High and Dry: Zorana Sadiq at Music Mondays in July of 2014.One-woman show. A listening room. A melding of narration and sound-making. Personal and universal. A monologue but also very much a dialogue with the musical tradition. I’m seated at a picnic table in Leslie Grove Park with Toronto-based soprano Zorana Sadiq, trying to tease out what her new creation opening at Crow’s Theatre on November 9 is going to be like.

Streetcar Crowsnest Theatre MIXTAPE photo by Dahlia KatzBefore the pandemic, Toronto’s classical world was beginning to feature some beautifully crafted one-artist shows (Isaiah Bell, Teiya Kasahara) and the years ahead looked promising for this low-cost, high-creativity format. But then the pandemic stopped everything – and for far too long. And it’s no surprise that one of the very few live events in Toronto this autumn will be a one-performer play: Sadiq’s shape-shifting MixTape.

The one-singer play, directed by Crow’s artistic director Chris Abraham, is a result of Sadiq’s many years of music listening, making and teaching. The spark was, however, ignited at a musical event some seven years ago. “Back then, I did a concert of arrangements of my first musical loves, Kate Bush, Prince and Radiohead,” says Sadiq. The songs were arranged for classical soprano and a small chamber ensemble, Joe Macerollo on accordion, Peter Tiefenbach, piano and Timothy Francom, percussion. “Each song was transformed differently – sometimes they sounded like tango, other times like Glass. It was a lovely period working with those open-minded and creative musicians. They approached the pop music that I brought in as new works, which was perfect.”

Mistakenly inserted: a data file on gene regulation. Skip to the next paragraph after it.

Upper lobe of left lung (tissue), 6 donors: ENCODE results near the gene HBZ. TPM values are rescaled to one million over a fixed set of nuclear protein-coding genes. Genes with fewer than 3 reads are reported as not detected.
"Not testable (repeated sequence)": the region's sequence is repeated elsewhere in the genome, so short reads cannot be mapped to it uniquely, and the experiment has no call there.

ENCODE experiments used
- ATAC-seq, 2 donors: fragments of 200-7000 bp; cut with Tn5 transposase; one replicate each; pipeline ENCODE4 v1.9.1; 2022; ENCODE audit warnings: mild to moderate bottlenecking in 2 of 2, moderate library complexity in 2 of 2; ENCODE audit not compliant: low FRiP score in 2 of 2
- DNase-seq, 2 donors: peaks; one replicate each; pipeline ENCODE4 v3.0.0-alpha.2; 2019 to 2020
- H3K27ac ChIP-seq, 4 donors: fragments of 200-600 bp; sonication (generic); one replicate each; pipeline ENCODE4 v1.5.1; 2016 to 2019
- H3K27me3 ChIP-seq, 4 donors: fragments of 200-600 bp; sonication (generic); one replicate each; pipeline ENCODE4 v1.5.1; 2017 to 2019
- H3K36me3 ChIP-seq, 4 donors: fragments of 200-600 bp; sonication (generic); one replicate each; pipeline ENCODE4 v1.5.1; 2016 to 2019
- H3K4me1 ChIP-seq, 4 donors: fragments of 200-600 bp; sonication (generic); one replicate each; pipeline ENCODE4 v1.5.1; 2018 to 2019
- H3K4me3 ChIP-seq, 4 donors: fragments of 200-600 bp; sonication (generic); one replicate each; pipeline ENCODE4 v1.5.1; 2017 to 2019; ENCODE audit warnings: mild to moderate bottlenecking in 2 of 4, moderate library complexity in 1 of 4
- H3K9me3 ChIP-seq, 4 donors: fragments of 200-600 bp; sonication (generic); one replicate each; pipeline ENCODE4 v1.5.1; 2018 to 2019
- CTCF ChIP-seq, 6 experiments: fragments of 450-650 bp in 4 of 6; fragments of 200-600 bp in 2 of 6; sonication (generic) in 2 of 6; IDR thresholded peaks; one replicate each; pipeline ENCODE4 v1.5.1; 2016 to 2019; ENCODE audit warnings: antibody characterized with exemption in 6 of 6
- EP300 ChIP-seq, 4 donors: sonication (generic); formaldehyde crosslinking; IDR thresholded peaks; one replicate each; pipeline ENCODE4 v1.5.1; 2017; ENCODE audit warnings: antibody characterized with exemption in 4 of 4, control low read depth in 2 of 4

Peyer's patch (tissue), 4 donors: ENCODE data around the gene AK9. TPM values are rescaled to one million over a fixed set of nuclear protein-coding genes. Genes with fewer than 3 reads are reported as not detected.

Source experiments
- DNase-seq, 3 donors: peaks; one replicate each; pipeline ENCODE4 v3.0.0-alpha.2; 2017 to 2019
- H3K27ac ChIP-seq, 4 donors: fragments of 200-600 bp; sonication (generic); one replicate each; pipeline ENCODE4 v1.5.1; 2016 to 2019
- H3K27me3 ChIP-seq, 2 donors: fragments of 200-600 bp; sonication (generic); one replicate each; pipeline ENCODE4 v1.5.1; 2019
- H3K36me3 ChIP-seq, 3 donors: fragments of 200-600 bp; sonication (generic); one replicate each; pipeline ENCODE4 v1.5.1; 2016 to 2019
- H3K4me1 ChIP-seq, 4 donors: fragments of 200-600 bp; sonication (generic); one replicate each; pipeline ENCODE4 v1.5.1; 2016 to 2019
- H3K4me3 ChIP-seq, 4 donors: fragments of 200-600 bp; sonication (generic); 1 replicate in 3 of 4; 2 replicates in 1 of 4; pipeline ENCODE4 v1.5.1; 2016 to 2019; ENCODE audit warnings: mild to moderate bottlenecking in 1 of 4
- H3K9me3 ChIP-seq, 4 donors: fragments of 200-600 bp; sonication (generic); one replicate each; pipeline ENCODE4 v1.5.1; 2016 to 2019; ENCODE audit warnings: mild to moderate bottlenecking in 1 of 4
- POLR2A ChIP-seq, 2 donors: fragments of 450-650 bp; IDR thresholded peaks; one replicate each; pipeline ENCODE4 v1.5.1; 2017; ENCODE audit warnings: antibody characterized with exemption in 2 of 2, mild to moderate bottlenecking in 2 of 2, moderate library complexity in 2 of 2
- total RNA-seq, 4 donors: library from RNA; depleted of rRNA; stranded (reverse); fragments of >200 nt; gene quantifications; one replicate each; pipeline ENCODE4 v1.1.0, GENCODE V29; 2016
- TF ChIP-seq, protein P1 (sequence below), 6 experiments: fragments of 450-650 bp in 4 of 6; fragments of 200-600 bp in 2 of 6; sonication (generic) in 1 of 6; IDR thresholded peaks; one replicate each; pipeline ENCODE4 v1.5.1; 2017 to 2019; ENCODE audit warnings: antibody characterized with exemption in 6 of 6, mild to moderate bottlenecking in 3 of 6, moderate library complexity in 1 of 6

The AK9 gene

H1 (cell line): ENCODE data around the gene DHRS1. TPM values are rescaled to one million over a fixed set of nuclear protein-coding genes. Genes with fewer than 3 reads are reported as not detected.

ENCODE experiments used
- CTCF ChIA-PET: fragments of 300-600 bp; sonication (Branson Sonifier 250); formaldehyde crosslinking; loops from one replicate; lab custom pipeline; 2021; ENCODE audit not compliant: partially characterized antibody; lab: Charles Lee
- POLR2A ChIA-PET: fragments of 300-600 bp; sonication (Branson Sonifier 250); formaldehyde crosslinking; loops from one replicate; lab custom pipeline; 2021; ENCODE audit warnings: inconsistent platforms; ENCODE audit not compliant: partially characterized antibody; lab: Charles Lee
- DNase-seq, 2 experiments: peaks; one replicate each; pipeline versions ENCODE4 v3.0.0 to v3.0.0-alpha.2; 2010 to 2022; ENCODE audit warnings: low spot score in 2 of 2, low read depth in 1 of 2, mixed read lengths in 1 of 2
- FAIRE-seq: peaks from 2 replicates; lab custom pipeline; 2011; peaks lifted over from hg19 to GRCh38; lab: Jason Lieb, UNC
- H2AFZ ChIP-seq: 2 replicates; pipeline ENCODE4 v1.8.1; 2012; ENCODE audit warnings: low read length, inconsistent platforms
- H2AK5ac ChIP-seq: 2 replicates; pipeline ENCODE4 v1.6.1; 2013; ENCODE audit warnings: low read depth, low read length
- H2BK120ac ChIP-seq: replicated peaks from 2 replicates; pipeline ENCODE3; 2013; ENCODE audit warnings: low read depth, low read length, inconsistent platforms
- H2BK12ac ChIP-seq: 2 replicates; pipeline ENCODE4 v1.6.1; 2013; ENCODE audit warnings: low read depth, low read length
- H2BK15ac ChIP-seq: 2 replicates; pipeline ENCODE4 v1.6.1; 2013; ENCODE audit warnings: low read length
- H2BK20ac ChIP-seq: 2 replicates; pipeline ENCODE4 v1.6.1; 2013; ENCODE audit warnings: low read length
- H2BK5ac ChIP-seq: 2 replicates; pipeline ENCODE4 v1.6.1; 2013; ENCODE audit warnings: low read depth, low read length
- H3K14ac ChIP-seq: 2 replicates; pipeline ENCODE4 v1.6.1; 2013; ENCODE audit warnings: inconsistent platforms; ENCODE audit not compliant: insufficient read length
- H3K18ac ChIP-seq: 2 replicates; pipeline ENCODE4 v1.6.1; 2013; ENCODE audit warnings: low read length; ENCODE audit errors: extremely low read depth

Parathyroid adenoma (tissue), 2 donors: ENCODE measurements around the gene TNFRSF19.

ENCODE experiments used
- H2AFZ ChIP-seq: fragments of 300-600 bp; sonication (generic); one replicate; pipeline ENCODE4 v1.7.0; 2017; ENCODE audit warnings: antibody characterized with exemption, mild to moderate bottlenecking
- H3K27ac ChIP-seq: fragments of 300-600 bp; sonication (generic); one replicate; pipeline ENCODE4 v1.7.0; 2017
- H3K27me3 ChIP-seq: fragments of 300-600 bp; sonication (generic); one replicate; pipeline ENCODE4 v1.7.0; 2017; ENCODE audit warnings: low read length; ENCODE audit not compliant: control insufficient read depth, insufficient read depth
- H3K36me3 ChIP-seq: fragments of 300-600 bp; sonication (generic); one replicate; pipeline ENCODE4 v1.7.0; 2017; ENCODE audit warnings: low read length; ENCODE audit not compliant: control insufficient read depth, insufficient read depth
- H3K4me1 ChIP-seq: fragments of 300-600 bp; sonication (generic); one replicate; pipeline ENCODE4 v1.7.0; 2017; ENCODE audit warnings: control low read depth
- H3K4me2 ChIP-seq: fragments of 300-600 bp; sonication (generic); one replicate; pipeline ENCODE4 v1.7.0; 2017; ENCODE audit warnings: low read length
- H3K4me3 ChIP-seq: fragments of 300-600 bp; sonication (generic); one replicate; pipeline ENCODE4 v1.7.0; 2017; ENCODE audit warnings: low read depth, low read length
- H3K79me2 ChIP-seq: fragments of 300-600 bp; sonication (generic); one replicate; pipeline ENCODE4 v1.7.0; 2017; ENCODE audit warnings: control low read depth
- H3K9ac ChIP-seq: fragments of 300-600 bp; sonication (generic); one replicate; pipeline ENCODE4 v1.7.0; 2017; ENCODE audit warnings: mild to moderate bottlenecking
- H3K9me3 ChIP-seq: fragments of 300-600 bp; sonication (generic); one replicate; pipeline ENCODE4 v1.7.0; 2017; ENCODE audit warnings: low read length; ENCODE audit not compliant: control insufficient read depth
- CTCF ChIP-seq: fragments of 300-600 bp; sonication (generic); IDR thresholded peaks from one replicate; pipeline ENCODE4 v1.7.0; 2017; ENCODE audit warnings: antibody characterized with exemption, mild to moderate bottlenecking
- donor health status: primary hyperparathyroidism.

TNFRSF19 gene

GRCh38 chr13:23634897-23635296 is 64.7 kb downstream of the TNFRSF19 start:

KateBush 1985.jpg; Prince 1981.jpg Radioahead _TheBends_high&dry_1995.jpgThe record of the July 28, 2014 performance at Holy Trinity Church concert series Music Mondays is available on YouTube: if you search Sadiq’s name, the video of their remarkable riff on Radiohead’s “High and Dry” will be easy to find. 

Sadiq’s friend, director Nina Lee Aquino, came to the concert and told her that there was a show in there. At first she wasn’t sure. “But once all those things were out on the table – those early loves; my classical voice; what those artists showed me to do – I began to think how it all relates to who I am now and what I do as an artist,” Sadiq says. “I was curious about how art makes us. How it builds us. How the paths can be unusual.”

Sadiq has always been a fan of words and grew up in a book-reading household, her mother a writer. “I love to write but I never applied myself in this way. Once I decided to do it, it all came together. You realize your musical obsessions, you can trace them through all your roles, and through your teaching. I would often say to my students at Regent Park School of Music, listen how the melody is saying it too! Not just the words. And listen for what is there that is relevant to you. This kind of music is not some dusty thing in a museum; it’s you, it’s your thing.”

As the title suggests, Sadiq has crafted the piece in the format of a mixtape: DIY, democratic and low cost, and often containing widely different things. This live mixtape will have no instruments other than Sadiq’s voice in the mix, however. “The story goes through the prism of speaking and sound.” And the topics? “How music makes us. How humans are instruments. How we come out of the box with everything we need to express ourselves. All of us get filtered through language, pack up and condense those sounds that we’re making. And then some people train their voices, in a number of different styles, in my case classical. That’s a further attempt to cultivate this instrument that we all have. And I really do mean that we all have it. Some of us are more aware of that than others, and my hope is that audiences will become aware of their own ‘instrumentality’ in the course of the play.”

Other artists will appear in the show’s repertoire: Neil Diamond, Kate Bush, showtunes. “Miles Davis is a big part of my life. Messiaen is a big part of my life. Some Eastern musicians that have influenced me with different styles of singing are there too. Lots of popular stuff.”